Cast and crew have prepared since mid-November for Tony Award-winning play 'Bye Bye Birdie'
Jan. 26, 2012 at 5:05 p.m.
Updated Jan. 26, 2012 at 7:27 p.m.
Kate Klimist gets an adrenaline rush right before show time. She loves the theater.
"When the curtain comes up, there's nothing better," she said.
The 16-year-old Victoria West High School sophomore nabbed a leading role as Rosie in the school's production of "Bye Bye Birdie." Crossroads residents will have the opportunity to see the production Friday and Saturday evening in the school's auditorium.
Kate's over-the-top character is a sophisticated woman, who's in love with an immature man named Albert.
The Tony Award-winning play is a 1950s spoof dealing with rock and roll, love, and the music sensation Conrad Birdie. The fictional character bears a striking resemblance to Elvis Presley.
Budding thespians watched various renditions of the play, studied that musical era, and designed their own costumes. Some stretched their imaginations to get into character.
Brandon Foster wears a lightning gold jacket in some of the scenes to portray the heartthrob Birdie.
"I don't think I would be caught dead in this anytime," said the 16-year-old sophomore jokingly.
The 50-plus member cast and crew ensemble practiced eight to 10 hours during the week, plus long Saturday hours since mid-November.
"They've put everything they have into this," said Shannon Sadler, the school's theatre director.
Sadler also said the students love for the arts spurred them to take the risks.
Sharod Garcia is all business when in character.
"We're here to work and not play around," he said.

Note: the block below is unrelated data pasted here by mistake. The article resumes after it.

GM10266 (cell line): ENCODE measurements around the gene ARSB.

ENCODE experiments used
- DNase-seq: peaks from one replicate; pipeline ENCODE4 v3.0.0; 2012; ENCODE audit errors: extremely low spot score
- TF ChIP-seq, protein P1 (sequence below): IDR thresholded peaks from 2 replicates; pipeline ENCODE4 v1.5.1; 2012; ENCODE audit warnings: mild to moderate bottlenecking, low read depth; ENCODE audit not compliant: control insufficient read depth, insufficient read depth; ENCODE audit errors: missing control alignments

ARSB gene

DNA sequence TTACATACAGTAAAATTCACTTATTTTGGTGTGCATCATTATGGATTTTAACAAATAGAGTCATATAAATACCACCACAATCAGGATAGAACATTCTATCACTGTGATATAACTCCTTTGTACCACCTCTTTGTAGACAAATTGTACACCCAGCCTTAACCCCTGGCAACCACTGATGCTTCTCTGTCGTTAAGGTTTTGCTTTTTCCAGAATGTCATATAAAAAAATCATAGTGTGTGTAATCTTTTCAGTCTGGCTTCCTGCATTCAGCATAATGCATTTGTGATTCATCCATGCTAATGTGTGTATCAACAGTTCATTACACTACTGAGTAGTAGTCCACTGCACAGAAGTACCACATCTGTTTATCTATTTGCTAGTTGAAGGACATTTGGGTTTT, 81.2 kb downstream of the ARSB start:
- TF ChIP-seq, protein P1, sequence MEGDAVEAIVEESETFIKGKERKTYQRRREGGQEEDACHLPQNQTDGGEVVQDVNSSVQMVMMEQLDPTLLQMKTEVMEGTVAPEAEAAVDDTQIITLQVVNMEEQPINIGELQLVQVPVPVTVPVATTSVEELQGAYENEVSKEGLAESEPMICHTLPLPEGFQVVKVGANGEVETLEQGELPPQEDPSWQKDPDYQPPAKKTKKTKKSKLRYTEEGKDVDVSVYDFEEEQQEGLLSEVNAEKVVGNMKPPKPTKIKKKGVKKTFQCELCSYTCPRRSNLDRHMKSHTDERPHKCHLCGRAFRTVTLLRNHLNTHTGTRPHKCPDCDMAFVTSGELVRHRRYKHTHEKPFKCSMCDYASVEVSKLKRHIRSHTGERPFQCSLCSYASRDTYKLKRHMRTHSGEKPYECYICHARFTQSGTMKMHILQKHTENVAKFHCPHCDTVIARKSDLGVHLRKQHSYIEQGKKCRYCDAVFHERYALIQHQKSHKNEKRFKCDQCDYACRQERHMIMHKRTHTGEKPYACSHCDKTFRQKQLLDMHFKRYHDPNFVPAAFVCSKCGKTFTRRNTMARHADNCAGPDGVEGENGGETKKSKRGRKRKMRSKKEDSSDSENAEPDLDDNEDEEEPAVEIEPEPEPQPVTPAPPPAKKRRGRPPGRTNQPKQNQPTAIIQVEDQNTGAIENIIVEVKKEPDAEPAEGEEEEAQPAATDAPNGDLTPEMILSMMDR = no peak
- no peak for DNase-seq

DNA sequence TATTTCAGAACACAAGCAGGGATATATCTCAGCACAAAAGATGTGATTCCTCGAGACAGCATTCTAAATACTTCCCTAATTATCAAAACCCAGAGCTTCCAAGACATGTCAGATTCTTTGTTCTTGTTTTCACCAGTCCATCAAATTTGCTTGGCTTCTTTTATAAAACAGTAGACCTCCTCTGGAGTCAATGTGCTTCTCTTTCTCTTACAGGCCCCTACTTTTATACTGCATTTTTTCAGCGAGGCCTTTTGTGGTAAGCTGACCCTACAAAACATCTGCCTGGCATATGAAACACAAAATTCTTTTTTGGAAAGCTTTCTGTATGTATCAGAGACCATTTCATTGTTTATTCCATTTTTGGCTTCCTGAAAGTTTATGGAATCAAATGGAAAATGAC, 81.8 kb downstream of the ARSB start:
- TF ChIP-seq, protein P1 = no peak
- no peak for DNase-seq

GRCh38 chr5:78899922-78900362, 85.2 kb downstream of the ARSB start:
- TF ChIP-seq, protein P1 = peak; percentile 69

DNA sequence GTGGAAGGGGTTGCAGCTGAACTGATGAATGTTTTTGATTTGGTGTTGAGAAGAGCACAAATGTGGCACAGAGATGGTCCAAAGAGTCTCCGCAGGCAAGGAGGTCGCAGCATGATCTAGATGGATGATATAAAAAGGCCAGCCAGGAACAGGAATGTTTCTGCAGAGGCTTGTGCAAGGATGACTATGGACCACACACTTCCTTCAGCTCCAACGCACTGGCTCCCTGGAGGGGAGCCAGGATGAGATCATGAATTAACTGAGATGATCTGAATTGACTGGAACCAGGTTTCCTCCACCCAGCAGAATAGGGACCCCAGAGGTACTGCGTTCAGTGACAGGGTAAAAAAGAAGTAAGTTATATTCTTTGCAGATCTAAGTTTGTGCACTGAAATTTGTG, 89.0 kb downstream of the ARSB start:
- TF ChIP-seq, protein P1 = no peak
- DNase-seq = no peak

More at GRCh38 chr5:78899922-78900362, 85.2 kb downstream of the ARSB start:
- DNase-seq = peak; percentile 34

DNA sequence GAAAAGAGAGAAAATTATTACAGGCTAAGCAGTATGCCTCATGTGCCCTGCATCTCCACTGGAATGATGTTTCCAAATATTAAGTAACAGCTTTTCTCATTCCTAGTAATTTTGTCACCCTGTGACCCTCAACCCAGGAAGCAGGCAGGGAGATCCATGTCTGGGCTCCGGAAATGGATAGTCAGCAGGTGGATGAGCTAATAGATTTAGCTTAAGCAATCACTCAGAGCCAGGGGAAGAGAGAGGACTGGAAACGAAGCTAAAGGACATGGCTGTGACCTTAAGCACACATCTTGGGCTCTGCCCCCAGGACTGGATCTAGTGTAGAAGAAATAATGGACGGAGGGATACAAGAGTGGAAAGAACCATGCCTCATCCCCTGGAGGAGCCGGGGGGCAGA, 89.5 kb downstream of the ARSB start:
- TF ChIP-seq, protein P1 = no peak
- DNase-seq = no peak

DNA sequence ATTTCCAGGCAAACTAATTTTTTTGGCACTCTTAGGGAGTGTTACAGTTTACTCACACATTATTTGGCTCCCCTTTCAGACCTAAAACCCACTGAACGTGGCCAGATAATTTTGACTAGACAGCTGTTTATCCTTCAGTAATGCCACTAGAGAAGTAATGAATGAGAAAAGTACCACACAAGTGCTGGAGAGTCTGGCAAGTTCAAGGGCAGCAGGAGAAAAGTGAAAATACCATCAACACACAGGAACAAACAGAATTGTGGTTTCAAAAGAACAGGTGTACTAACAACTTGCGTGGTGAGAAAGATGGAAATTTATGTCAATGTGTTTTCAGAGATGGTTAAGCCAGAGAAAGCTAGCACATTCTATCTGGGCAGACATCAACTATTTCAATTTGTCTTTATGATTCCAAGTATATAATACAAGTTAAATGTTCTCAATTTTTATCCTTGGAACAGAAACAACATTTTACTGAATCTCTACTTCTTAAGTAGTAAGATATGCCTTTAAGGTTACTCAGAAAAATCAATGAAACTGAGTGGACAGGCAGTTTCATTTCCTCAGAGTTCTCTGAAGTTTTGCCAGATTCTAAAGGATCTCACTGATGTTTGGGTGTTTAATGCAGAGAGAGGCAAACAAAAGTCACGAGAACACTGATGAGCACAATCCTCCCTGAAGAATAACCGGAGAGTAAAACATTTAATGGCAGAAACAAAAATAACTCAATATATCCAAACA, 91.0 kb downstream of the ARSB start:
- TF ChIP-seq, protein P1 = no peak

The 16-year-old junior realized acting was his passion as a sixth grader at Patti Welder Middle School.
"You can be your own person on or off stage," he said.
Sharod portrays Albert Peterson, a passive songwriter who's easily controlled by Rosie, his love interest.
Mallorie Gabbert drew inspiration from her own life. The 17-year-old senior plays Kim, the president of the Conrad Birdie fan club.
The star-crazed character has to mature and deal with her boyfriend's insecurities.
Mallorie said that she will have to grow up when she goes to college.
In the meantime, the aspiring music major will enjoy the company of her friends in theater.
"It's the only place where a football player and a choir nerd come together," Mallorie said. "We're like family."
Kate Klimist bounces from the volleyball court to center stage. Her experience with Theatre Victoria has helped her to lead fellow classmates.
The honor student said she admires everyone's courage to speak in front of peers and strangers.
"It takes a lot to do this," she said.
Kate said the community should support the school's effort because everyone involved has worked so hard. It will also be a pleasure.
"It's going to be fun to see," she said.